Summer of Soul (…Or, When the Revolution Could Not Be Televised) at Real Art Ways

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Event

Summer of Soul (...Or, When the Revolution Could Not Be Televised)

98% on Rotten Tomatoes

NY Times Critic’s Pick

Winner, Grand Jury Prize and Audience Award, 2021 Sundance Film Festival

“It’s an extraordinary event not just of musical history. It’s a mind-blowing moment of American history.” –NY Times

“It’s a music documentary like no other, because while it’s a joyful, cataclysmic, and soulfully seductive concert movie, what it’s really about is a key turning point in Black life in America” – Variety.

“A joyous piece of filmmaking, something that I could have watched for literal hours, and contains quite simply some of the best concert footage ever put on film.” – RogerEbert.com

Synopsis:

In his acclaimed debut as a filmmaker, Ahmir “Questlove” Thompson presents a powerful and transporting documentary-part music film, part historical record created around an epic event that celebrated Black history, culture and fashion.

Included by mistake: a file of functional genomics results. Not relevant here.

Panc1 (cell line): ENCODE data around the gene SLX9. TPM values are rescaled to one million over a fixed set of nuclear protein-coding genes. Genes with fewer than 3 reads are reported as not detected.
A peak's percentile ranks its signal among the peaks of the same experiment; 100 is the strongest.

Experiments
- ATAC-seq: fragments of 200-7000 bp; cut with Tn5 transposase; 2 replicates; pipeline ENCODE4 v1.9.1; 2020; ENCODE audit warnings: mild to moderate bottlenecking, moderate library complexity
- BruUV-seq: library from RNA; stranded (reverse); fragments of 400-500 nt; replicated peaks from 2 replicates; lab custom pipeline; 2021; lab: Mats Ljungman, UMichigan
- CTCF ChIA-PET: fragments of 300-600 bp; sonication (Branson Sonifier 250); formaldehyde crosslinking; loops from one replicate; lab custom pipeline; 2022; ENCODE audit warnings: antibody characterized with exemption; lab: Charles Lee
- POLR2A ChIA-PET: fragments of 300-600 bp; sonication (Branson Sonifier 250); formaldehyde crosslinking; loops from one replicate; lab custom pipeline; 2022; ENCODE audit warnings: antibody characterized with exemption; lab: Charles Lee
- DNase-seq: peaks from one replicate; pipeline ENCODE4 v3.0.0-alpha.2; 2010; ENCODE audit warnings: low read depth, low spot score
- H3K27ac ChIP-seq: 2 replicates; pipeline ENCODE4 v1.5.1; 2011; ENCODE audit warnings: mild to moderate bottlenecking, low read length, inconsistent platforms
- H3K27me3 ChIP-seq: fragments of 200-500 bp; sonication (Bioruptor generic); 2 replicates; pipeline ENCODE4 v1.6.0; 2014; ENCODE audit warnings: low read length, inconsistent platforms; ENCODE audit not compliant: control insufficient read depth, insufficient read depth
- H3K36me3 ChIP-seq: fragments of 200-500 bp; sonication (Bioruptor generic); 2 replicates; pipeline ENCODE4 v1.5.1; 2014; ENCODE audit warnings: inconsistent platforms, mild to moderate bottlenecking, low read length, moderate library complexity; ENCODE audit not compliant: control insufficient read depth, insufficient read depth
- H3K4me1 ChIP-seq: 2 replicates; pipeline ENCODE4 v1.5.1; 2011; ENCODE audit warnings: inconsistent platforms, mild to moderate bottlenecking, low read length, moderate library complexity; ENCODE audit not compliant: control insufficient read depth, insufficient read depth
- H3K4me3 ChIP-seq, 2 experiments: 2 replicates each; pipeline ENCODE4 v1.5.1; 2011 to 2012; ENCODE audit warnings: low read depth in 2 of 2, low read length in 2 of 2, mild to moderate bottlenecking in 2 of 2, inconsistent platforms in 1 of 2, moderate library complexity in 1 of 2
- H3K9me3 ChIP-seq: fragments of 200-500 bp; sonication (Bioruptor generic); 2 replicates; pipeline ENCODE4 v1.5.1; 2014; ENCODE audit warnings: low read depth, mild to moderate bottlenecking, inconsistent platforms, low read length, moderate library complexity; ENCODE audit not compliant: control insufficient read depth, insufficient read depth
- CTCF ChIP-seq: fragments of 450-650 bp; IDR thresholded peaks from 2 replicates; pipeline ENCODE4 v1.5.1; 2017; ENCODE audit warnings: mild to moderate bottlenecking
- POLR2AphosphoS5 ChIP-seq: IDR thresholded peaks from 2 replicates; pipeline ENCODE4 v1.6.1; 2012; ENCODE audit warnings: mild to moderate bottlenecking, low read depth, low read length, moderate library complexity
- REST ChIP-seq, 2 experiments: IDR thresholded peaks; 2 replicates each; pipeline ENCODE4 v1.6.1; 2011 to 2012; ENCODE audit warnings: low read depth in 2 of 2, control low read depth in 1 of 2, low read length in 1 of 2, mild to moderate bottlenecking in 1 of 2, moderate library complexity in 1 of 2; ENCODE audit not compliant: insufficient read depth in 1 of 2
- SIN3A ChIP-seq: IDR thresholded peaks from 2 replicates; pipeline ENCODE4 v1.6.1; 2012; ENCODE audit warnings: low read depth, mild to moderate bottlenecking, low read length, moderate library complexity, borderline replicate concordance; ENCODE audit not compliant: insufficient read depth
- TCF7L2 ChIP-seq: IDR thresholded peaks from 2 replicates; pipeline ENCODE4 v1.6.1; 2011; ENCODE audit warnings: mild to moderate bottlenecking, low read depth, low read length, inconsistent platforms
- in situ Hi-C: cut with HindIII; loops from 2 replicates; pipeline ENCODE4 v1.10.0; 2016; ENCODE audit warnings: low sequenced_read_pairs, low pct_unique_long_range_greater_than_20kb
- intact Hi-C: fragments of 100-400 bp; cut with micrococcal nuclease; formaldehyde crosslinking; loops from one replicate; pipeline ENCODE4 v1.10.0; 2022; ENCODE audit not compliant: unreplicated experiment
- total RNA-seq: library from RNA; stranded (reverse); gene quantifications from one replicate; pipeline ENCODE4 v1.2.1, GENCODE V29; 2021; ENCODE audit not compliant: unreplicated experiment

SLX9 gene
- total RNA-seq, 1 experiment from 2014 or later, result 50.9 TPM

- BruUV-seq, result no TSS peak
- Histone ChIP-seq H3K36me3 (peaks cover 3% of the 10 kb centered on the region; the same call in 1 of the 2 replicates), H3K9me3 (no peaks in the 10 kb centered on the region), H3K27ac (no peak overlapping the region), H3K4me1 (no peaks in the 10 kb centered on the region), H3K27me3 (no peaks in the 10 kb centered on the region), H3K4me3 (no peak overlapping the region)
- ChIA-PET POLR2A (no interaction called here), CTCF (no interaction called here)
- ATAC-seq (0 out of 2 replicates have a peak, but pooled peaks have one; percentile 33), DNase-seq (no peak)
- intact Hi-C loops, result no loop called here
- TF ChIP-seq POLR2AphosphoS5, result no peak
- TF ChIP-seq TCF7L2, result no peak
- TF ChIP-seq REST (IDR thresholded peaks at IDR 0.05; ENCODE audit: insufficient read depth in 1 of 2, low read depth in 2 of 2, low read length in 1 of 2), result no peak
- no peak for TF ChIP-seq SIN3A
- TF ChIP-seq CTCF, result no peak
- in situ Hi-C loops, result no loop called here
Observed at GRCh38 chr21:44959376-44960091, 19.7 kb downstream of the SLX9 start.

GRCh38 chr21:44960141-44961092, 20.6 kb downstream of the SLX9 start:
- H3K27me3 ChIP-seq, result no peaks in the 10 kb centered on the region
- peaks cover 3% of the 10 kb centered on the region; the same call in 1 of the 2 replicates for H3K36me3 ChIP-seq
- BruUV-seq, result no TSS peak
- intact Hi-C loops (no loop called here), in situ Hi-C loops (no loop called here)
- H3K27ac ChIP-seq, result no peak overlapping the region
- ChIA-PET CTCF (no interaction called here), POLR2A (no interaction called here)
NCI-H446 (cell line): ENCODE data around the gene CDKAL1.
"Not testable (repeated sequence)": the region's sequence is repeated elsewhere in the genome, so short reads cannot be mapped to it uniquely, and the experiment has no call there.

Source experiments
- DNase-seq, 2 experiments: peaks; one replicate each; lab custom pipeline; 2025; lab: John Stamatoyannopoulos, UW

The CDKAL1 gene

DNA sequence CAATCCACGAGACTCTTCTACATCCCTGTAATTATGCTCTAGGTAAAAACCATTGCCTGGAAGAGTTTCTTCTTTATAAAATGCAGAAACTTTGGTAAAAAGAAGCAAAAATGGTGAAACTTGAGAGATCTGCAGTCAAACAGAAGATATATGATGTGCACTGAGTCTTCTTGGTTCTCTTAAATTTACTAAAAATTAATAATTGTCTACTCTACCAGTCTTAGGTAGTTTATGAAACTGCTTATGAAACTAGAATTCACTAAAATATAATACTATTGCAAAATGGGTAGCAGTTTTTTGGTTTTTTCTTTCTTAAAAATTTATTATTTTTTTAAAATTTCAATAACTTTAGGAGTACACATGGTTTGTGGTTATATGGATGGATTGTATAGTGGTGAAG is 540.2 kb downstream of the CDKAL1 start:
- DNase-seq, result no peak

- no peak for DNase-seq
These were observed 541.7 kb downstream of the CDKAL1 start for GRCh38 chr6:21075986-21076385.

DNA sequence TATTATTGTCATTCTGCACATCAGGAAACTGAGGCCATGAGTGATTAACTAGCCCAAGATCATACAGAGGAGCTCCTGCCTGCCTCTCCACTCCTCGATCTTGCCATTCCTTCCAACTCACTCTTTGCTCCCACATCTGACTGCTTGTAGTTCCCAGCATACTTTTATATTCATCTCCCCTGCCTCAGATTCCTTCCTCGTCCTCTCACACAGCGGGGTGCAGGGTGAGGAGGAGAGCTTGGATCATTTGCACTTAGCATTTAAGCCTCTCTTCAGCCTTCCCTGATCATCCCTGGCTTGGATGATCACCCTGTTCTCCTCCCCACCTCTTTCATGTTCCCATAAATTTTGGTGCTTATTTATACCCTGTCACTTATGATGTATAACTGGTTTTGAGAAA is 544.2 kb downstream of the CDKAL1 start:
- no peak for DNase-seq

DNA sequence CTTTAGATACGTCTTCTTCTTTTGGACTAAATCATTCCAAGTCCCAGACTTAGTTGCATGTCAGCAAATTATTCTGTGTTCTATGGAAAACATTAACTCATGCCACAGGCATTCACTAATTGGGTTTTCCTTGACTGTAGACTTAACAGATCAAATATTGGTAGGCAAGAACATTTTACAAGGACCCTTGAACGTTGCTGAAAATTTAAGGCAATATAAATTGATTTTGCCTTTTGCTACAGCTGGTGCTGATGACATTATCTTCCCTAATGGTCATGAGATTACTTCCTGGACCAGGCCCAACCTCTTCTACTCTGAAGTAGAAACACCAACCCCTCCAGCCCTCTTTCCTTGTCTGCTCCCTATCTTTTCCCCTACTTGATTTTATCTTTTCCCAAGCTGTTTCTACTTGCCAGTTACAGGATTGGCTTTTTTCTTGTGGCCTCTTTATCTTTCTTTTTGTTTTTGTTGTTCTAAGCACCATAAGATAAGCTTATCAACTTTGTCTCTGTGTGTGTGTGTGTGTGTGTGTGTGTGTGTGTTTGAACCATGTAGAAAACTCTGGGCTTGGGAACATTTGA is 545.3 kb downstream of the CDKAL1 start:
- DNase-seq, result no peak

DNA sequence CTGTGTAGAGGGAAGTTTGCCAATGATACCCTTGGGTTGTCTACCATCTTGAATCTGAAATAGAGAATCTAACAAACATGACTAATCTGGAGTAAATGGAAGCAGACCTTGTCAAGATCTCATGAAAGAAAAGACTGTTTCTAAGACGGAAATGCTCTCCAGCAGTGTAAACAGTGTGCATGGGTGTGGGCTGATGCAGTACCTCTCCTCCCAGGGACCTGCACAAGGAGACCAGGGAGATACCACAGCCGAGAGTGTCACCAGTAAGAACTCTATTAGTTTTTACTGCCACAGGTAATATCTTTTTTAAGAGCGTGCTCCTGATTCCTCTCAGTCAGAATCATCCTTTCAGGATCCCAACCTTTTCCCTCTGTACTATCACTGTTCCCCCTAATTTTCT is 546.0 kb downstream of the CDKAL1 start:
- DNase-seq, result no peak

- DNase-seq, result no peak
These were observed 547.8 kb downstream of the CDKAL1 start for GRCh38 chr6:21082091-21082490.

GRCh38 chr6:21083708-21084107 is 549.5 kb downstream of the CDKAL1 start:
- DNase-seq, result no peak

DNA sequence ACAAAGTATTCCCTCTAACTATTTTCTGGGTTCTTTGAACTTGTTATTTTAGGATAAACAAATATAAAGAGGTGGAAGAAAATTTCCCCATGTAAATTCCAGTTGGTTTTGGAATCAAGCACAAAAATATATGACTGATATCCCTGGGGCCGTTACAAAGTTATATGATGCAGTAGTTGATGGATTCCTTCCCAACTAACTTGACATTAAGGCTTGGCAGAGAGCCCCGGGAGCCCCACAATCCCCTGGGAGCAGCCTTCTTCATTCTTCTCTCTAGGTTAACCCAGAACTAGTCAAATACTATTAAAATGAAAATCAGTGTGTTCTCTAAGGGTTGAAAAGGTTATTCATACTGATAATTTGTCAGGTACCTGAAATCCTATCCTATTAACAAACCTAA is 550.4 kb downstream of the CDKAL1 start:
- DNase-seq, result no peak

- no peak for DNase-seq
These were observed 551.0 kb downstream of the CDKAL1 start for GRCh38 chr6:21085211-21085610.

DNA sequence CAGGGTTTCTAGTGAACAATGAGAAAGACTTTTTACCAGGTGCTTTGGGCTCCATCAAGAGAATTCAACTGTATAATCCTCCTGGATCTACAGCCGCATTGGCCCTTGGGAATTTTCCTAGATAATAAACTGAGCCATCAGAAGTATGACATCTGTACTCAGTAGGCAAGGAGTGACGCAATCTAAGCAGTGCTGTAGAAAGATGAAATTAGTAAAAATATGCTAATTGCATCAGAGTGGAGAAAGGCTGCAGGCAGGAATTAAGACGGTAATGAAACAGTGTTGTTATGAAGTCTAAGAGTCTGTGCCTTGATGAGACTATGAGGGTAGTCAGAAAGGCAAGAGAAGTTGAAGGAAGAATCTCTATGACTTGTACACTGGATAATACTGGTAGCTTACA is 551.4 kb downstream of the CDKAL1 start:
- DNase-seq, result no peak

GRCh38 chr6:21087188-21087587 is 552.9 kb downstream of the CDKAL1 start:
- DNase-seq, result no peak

Over the course of six weeks in the summer of 1969, just one hundred miles south of Woodstock, The Harlem Cultural Festival was filmed in Mount Morris Park (now Marcus Garvey Park). The footage was never seen and largely forgotten–until now. SUMMER OF SOUL shines a light on the importance of history to our spiritual well-being and stands as a testament to the healing power of music during times of unrest, both past and present. The feature includes never-before-seen concert performances by Stevie Wonder, Nina Simone, Sly & the Family Stone, Gladys Knight & the Pips, Ray Baretto, Abbey Lincoln & Max Roach and more.

A concert film still from Summer of Soul

A still from Summer Of Soul. Photograph: Courtesy of Sundance Institute | photo by Mass Distraction Media

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